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Chinese Developers Claim World's Fastest Quantum Computer

Google
(Image credit: Google)

Chinese researchers have demonstrated what they claim to be the most powerful quantum computer in the world. To prove how fast the supercomputer is , the researchers completed a convoluted calculation that would take a typical supercomputer about eight years to complete in little over an hour.  

The Zuchongzhi quantum computer is a 66-qubit machine, reports ZME ScienceFor comparison, Google's Sycamore chip features 53 qubits, whereas IBM's Q System One chip packs 20 qubits. Packing qubits into chips and creating the quantum mechanical superposition effect is not easy, but ensuring that they work correctly (without an error) is even harder. To that end, 66 qubits is a major achievement. Furthermore, adding several qubits to a quantum CPU exponentially increases its performance 

Quantum computer chips have to be cooled down close to absolute zero (-273.15ºC), and this temperature has to be maintained, which makes it even harder to build quantum computers and use them. As a result, right now quantum computers are mostly used for experiments with high-performance computing by researchers and high-tech giants. 

The new Zuchongzhi processor is more versatile than its predecessor, the Jiuzhang quantum chip. Firstly, it is more programmable. Secondly, it is significantly more powerful. The researchers made the new quantum processor to perform a random quantum circuit sampling task, which it did in 1.2 hours. The same task will take an unreasonable amount of time to complete on a classic supercomputer.  

Google's Sycamore quantum computing processor with 53 qubits (pictured) is believed to be the first to achieve the so-called quantum supremacy, a term used to describe a quantum chip that can solve a task that no typical supercomputer can process in any reasonable amount of time. Google's Sycamore was followed by a 53-qubit Jiuzhang. This processor performed a complex job in 200 seconds. The same task would have taken the TaihuLight supercomputer around 2.5 billion years to complete. 

  • OriginFree
    "Quantum computer chips have to be cooled down to 273.15ºC and this temperature has to be maintained "

    Well to be fair it should be cooler than a pizza oven, but that's still over 500F
    Reply
  • escksu
    OriginFree said:
    "Quantum computer chips have to be cooled down to 273.15ºC and this temperature has to be maintained "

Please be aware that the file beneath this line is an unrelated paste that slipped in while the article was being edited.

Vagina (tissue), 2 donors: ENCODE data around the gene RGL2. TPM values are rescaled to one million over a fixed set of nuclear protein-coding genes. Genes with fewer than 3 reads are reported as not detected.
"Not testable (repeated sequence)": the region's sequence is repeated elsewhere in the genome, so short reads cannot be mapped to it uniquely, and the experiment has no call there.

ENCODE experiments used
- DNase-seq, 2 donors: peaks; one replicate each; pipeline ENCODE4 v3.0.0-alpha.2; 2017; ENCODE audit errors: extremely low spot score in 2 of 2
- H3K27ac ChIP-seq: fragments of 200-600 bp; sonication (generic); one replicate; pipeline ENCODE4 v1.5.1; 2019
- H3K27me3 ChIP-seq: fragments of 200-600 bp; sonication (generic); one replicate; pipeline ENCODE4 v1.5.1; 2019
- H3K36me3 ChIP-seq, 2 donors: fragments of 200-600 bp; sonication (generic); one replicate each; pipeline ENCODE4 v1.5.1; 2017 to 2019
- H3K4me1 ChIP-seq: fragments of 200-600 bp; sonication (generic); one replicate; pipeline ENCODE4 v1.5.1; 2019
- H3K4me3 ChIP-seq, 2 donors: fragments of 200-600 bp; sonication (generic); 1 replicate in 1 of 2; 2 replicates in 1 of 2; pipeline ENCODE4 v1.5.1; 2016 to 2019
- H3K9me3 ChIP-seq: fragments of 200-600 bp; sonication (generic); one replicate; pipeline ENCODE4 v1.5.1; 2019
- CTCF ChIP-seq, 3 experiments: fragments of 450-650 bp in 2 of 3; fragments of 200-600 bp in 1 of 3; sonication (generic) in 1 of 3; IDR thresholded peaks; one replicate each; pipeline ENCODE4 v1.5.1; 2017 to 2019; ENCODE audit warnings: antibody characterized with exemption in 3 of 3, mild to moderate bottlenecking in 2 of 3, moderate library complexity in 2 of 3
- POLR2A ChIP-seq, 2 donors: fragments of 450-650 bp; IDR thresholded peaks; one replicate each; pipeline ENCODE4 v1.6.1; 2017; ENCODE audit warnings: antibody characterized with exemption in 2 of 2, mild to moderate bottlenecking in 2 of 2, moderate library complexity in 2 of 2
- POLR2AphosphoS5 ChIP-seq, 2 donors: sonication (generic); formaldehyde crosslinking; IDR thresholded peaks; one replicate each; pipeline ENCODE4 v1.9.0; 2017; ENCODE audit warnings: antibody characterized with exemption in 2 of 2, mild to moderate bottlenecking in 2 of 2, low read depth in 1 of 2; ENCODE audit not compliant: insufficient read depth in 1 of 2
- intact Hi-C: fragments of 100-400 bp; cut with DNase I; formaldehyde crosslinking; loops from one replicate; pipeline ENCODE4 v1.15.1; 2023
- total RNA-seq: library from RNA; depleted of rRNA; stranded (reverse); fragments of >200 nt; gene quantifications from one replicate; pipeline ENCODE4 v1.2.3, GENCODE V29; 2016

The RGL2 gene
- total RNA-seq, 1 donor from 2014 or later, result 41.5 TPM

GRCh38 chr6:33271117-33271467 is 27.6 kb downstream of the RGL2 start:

Well to be fair it should be cooler than a pizza oven, but that's still over 500F

    Haha, the article forgotten the - (minus sign). Btw, its impossible to achieve -273.15C because that would be 0K. We can only go close to it.
    Reply
  • lvt
    Let's start mining some crypto money with it.
    Reply
  • digitalgriffin
    Yep minor error there. I think you meant -273.15C which is near 0 Kelvin. The state at which even electrons spin stops. Makes them easier than read. Usually achieved through some type of magnetic field flux alternation.
    Reply
  • Schlachtwolf
    Very nice but I will stick to my 5900x and wait for DDR5.......:ROFLMAO::ROFLMAO: I mean what sort of FPS do you get in CS:GO ????
    Reply
  • Howardohyea
    why does people only care about gaming on ridiculously fast (and ridiculously weird) hardware like servers and quantum computers?

    If you want gaming-capable quantum hardware, I'd say there's a full decade of work to do, for now, it's only experiments.
    Reply
  • Schlachtwolf
    Howardohyea said:
    why does people only care about gaming on ridiculously fast (and ridiculously weird) hardware like servers and quantum computers?

    If you want gaming-capable quantum hardware, I'd say there's a full decade of work to do, for now, it's only experiments.
    Oh man I was being sarcastic......
    Reply
  • Howardohyea
    sorry I didn't get that
    Reply
  • jkflipflop98
    We noticed.
    Reply
  • eichwana
    Howardohyea said:
    why does people only care about gaming on ridiculously fast (and ridiculously weird) hardware like servers and quantum computers?

    If you want gaming-capable quantum hardware, I'd say there's a full decade of work to do, for now, it's only experiments.

    Think about it like this: what can be realistically be done with this today, or next week, or next year? How would it compare for the majority of people’s uses, and what would they use it for?

    At the moment it’s all about experimenting, and they talk about how it can be used for calculations that would take years, but what would that realistically mean for us little people who just go about their daily lives?
    Reply